Rising affluence and job security have led to a significant change in attitudes. A large proportion of the island’s workforce is not really troubled by inflation. Earnings growth has enabled a constant rise in most people’s standard of living; property values have increased owner’s levels of perceived wealth; and employment prospects are virtually without risk. What were once the consumption patterns of the better-off have become the norm rather than the exception, and improvements in material well-being have stimulated an apparently boundless appetite for self-gratification and convenience. The American economist JK Galbraith described this change in social attitudes as follows –
“In past times, the economically and socially fortunate were, as we know, a small minority – characteristically a dominant and ruling class. They are now a majority . . . They will be called the Contented Majority, the Contented Electoral Majority, or more spaciously, the Culture of Contentment.”
In such conditions, price consciousness takes second place to issues
of convenience and affordability (a function of earnings and credit availability).
The minority that has not benefited from this rising affluence remains
highly price conscious, but has no power to influence prices, and their
situation deteriorates progressively as inflation erodes the value of their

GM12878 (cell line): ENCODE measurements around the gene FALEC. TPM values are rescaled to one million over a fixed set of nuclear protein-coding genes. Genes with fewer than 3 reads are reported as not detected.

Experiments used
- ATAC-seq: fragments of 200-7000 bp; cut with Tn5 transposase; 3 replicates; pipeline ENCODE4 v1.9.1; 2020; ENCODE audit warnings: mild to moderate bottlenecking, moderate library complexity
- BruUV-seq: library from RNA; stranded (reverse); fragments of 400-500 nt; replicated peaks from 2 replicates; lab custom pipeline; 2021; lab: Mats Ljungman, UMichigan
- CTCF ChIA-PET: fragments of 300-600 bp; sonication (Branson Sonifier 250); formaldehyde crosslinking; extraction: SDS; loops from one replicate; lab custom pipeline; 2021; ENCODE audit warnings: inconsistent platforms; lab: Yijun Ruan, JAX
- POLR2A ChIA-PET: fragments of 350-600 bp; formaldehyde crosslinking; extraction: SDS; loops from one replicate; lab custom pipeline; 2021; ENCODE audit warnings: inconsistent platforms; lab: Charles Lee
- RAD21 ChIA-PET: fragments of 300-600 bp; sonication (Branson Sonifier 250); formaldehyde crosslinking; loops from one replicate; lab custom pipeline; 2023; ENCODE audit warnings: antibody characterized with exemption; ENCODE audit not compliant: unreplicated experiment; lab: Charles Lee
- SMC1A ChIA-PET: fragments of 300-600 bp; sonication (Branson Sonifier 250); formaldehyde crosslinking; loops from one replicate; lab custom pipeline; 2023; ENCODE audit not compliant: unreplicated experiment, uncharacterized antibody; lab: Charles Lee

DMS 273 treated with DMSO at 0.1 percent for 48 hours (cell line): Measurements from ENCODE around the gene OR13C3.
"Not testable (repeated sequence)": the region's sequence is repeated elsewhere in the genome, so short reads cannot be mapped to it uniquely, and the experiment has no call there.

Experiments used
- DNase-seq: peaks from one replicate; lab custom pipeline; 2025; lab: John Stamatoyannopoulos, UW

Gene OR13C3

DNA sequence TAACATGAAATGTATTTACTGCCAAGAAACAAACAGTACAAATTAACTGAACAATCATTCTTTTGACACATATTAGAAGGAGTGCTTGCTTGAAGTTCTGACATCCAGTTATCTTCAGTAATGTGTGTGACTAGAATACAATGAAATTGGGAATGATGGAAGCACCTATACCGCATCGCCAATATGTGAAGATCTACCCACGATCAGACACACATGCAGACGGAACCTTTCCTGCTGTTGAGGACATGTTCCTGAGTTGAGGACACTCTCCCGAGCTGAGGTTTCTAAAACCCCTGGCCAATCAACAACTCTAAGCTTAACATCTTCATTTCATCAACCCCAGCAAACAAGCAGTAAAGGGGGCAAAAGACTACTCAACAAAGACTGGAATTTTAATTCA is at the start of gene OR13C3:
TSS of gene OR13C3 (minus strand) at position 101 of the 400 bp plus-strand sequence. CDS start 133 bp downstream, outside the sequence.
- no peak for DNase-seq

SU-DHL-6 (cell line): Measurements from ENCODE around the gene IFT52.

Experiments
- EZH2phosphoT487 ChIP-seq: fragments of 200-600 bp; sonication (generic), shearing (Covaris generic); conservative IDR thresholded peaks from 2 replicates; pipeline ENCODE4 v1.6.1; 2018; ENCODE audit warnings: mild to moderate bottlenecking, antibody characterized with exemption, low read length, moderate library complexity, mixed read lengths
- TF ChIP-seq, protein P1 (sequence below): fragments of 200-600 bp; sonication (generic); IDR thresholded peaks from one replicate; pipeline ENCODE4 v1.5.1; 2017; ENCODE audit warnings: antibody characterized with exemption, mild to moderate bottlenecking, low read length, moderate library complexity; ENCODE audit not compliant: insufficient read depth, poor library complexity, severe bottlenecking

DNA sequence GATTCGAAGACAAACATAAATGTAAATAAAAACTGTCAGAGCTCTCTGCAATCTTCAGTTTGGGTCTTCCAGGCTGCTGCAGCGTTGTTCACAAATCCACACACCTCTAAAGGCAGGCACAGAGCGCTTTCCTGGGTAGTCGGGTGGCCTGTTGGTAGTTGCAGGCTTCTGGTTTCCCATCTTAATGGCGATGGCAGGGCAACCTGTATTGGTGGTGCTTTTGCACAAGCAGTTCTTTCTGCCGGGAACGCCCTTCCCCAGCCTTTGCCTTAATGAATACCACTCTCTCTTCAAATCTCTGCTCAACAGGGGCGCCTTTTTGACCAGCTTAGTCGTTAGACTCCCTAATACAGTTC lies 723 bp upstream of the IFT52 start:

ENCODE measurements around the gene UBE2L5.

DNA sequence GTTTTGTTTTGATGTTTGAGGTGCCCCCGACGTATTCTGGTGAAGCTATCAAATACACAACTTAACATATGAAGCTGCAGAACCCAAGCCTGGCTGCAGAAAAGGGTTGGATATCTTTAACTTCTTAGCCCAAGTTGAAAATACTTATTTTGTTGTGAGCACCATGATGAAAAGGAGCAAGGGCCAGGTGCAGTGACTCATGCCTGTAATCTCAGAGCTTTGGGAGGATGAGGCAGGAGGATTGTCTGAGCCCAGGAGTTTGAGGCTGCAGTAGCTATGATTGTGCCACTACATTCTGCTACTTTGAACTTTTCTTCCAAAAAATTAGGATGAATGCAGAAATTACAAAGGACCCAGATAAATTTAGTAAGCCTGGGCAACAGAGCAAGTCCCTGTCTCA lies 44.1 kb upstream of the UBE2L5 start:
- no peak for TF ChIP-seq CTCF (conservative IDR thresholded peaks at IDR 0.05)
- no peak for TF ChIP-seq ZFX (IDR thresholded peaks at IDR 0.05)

3 Imperfect Competition and the Absence of Anti-Trust Legislation
The lack of price competition in sectors ranging from retail distribution through to the printed media and advertising has exacerbated the impact of supply / demand imbalances. The absence of effective price competition restricts the opportunity for Jersey consumers to benefit from lower prices and price deflation to the same extent as consumers in the UK.
We doubt that there is sufficient support amongst States members to mount an effective legislative campaign against the cartels, oligopolies and monopolies that prevail in many sectors of the island’s economy. It is also unlikely that there is sufficient anti-trust experience and capacity within the island’s civil service and judiciary to undertake the massive task of unpicking these restrictive practices. Such a task would require considerable input from external sources, and would therefore be an expensive and contentious process. States members are exposed to extensive lobbying by trade organisations such as the Chamber of Commerce and the Jersey Hospitality Association and it is the latter organisations that set the agenda in the local media. It would consequently be a politically daunting challenge for individual members to take on.
Imperfect market conditions apply to most sectors of the island’s economy. In some cases monopoly conditions are almost inevitable, for example where there is insufficient demand to support more than one supplier, eg water distribution. In such situations there is a need for robust regulation to prevent abuse of monopoly conditions. Such regulation has never been applied in Jersey, and if it were applied it would probably require the break-up of the vertically integrated monopolies that control virtually every stage of the production, marketing and distribution of key products. A number of businesses illustrate the type of vertical integration that would generally be regarded as inhibitive of competition -